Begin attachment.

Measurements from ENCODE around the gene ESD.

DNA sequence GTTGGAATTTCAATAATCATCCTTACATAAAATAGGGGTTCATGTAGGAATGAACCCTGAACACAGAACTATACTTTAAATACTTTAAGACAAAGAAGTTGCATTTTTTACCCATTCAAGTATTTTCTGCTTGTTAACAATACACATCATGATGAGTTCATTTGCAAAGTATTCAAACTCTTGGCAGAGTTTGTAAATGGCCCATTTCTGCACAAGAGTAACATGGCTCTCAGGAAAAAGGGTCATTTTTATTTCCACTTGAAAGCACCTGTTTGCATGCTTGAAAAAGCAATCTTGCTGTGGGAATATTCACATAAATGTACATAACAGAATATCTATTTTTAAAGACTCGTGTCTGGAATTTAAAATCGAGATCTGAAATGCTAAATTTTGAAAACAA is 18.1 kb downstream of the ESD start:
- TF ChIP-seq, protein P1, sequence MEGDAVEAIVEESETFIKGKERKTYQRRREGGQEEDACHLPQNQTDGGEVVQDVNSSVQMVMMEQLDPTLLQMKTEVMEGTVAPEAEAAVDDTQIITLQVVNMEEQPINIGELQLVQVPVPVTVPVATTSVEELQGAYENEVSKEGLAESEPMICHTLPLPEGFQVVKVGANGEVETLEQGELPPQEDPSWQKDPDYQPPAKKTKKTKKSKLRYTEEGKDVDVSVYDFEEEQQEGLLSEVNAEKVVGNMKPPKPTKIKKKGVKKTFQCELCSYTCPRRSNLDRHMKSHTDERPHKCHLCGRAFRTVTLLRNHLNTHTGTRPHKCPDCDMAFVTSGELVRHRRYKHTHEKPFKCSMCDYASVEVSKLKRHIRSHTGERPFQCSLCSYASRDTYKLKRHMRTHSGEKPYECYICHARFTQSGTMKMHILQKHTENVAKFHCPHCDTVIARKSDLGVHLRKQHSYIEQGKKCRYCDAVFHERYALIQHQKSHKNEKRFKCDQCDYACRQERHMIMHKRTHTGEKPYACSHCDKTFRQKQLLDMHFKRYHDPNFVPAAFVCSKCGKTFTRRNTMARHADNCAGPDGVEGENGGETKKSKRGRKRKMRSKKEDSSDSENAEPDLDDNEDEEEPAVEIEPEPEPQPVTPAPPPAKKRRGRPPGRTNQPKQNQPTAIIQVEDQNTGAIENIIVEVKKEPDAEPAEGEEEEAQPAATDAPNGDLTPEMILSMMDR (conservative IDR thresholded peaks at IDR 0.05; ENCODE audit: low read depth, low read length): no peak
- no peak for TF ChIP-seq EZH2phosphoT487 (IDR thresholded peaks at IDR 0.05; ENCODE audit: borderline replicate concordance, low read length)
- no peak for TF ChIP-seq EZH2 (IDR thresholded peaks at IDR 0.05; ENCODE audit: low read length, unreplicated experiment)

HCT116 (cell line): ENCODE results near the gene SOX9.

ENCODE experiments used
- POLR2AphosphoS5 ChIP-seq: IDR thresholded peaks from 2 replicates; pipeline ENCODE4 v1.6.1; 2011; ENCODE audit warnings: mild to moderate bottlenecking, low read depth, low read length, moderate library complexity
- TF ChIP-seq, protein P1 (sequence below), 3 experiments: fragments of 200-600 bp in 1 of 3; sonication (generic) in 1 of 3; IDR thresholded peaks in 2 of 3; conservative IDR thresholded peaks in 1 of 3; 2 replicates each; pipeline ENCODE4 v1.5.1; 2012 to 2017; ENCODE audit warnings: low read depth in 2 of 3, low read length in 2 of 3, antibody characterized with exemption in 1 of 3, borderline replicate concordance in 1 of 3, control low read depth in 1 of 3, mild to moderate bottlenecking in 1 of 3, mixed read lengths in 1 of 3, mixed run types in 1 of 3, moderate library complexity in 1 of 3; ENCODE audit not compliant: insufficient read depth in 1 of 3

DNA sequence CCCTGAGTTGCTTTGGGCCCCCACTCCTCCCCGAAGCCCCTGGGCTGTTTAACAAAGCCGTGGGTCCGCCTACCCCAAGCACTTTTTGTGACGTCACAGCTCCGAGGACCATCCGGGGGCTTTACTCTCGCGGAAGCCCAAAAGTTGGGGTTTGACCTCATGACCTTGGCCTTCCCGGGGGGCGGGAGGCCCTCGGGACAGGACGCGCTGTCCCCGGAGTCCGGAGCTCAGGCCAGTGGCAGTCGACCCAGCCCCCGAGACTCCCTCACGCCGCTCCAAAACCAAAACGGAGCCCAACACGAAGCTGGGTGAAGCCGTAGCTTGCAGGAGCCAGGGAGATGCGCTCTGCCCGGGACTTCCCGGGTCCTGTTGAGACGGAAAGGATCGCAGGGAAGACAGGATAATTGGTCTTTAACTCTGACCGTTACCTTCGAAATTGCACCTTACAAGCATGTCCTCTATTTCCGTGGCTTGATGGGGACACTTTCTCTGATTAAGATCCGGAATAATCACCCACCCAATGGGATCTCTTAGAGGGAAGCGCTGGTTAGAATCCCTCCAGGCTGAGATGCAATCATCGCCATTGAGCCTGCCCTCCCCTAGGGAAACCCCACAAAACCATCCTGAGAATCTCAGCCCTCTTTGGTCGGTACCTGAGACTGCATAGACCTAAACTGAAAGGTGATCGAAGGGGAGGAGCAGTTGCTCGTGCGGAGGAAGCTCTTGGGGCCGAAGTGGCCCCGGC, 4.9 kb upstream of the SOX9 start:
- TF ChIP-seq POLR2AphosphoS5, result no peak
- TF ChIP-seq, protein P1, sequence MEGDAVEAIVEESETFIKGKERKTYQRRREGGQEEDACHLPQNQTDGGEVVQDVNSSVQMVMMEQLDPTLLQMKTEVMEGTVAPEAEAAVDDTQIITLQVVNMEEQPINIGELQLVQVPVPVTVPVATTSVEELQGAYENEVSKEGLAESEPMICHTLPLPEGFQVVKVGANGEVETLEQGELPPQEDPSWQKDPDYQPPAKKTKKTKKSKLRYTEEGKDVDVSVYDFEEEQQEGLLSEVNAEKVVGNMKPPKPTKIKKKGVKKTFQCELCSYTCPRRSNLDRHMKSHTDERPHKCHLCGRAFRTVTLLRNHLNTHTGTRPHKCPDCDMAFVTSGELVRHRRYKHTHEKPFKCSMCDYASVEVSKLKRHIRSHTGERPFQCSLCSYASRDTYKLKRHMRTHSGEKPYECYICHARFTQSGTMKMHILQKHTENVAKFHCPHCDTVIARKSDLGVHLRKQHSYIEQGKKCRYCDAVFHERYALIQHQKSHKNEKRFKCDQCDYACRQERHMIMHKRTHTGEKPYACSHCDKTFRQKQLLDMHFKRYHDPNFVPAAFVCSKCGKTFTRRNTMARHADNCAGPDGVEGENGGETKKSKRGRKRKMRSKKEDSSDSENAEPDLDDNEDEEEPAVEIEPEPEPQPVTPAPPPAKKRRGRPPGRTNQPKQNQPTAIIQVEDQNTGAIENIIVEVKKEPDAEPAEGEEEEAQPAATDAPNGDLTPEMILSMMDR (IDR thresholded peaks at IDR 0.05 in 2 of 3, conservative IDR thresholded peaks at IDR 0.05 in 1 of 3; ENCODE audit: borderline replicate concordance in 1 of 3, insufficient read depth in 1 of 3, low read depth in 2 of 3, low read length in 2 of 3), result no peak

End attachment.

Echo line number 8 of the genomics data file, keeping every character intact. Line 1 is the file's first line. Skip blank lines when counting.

- POLR2AphosphoS5 ChIP-seq: IDR thresholded peaks from 2 replicates; pipeline ENCODE4 v1.6.1; 2011; ENCODE audit warnings: mild to moderate bottlenecking, low read depth, low read length, moderate library complexity